Hailed for its sensitive treatment of a difficult subject, "Odd Man Out" is a tale of ordinary people trapped in the web of Northern Ireland's troubles. Irish rebel Johnny McQueen (James Mason), maimed and bleeding, weaves... more » an escape route through Belfast's seedy underground while each of his comrades falls prey to bounty hunters and police in director Carol Reed's (The Third Man) classic film noir.« less
Best & Most Heartbreaking Film of All Movies I've Ever Seen
Thomas R. Dean | Morristown, New Jersey USA | 04/09/1999
(5 out of 5 stars)
"This is the greatest film I've ever seen. No one I know (of the dozens I've urged to see it) has ever disliked it, and it has become for others, their favorite movie too. It is really a story of all people: in their struggles on earth, their increasingly less purposeful attempts to survive, their deaths, the things they love, their religious faith transcending their deaths. It is also the story of the varied reactions of people toward one such person, a wounded, dying I.R.A. gunman on the run on the streets of Belfast or Londonderry in the late 1940s. The cinematography, the breadth of social classes (and ages) shown, the symbols, the suspense, the tenderness and callousness, are fascinating. The religious insights of the gunman, and of the grandmother of the girl who has a crush on him (and goes out into the Irish alleys to search for him) and of the police chief searching for him, are extraordinarily deep for a movie that is also edge-of-seat suspense. I've read that this is James Mason's favorite among the movies he did. The director Carol Reed's better known movie, "The Third Man" with Orson Welles, was not quite as broad or as deep as this. I note that every single person reviewing this movie has given it the highest rating this system allows; (how many other movies are AVERAGING 5 stars?) I would submit that it is the greatest movie ever made."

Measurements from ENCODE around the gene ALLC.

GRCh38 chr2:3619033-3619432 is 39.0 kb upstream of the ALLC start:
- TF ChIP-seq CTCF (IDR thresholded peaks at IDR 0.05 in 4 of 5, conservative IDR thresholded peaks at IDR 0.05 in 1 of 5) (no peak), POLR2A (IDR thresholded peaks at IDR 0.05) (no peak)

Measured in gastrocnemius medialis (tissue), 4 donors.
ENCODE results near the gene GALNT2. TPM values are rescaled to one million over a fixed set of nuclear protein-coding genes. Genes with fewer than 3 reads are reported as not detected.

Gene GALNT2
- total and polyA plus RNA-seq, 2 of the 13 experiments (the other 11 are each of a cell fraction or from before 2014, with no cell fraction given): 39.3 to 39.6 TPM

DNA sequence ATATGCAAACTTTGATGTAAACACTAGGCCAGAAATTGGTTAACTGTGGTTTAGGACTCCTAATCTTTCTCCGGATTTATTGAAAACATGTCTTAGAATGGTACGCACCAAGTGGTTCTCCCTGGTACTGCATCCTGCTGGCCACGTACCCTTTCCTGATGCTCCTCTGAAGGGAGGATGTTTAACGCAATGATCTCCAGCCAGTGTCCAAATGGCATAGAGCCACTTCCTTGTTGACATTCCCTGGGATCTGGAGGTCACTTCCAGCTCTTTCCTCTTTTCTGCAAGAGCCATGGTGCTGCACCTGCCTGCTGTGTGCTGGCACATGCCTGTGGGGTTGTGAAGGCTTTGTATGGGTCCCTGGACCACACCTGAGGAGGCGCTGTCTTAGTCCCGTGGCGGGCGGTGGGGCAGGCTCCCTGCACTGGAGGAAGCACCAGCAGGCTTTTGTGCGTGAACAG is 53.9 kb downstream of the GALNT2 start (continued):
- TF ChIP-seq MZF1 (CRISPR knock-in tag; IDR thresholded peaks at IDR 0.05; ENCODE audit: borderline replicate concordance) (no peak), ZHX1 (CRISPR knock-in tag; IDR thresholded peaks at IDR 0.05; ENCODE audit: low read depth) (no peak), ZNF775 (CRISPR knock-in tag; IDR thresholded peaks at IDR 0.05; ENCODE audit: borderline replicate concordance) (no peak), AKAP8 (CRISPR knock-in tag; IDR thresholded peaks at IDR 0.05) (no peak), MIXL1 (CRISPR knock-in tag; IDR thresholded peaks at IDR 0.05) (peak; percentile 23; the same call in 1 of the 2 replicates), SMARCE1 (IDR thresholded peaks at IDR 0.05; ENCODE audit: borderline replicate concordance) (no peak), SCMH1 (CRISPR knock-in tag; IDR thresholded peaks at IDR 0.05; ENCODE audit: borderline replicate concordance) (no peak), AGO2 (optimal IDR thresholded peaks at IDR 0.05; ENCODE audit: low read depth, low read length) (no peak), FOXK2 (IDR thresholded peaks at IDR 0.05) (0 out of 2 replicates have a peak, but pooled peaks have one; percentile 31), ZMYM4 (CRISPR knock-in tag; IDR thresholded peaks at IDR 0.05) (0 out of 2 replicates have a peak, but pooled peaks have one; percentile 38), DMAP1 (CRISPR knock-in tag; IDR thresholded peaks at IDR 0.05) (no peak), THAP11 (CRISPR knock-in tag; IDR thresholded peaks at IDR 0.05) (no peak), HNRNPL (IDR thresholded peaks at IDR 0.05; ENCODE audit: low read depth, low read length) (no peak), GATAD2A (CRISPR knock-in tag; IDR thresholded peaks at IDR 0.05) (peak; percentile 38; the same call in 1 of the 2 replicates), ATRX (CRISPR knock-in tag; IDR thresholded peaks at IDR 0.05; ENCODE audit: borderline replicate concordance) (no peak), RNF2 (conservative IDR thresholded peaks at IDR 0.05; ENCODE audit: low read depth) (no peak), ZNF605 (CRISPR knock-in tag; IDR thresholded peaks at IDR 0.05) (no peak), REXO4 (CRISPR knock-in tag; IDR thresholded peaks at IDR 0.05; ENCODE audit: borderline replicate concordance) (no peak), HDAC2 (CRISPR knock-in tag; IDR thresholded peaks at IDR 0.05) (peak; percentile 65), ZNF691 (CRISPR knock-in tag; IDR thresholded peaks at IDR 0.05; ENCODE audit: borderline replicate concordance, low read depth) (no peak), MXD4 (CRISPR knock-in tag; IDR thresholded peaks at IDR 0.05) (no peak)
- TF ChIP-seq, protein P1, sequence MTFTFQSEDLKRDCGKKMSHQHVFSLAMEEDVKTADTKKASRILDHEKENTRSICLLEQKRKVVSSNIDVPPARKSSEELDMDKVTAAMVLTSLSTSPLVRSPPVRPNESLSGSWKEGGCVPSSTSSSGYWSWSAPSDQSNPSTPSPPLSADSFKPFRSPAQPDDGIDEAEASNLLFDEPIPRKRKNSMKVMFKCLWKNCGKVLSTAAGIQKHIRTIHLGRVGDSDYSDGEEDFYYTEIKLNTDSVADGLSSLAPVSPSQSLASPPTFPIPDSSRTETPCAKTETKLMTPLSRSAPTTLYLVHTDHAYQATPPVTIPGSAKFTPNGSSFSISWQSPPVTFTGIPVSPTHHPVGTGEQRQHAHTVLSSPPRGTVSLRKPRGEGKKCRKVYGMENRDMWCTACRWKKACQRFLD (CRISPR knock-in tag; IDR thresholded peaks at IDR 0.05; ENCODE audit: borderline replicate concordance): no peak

Carol Reed's Masterpiece, Mason's Career Surge
William Hare | Seattle, Washington | 03/17/2002
(5 out of 5 stars)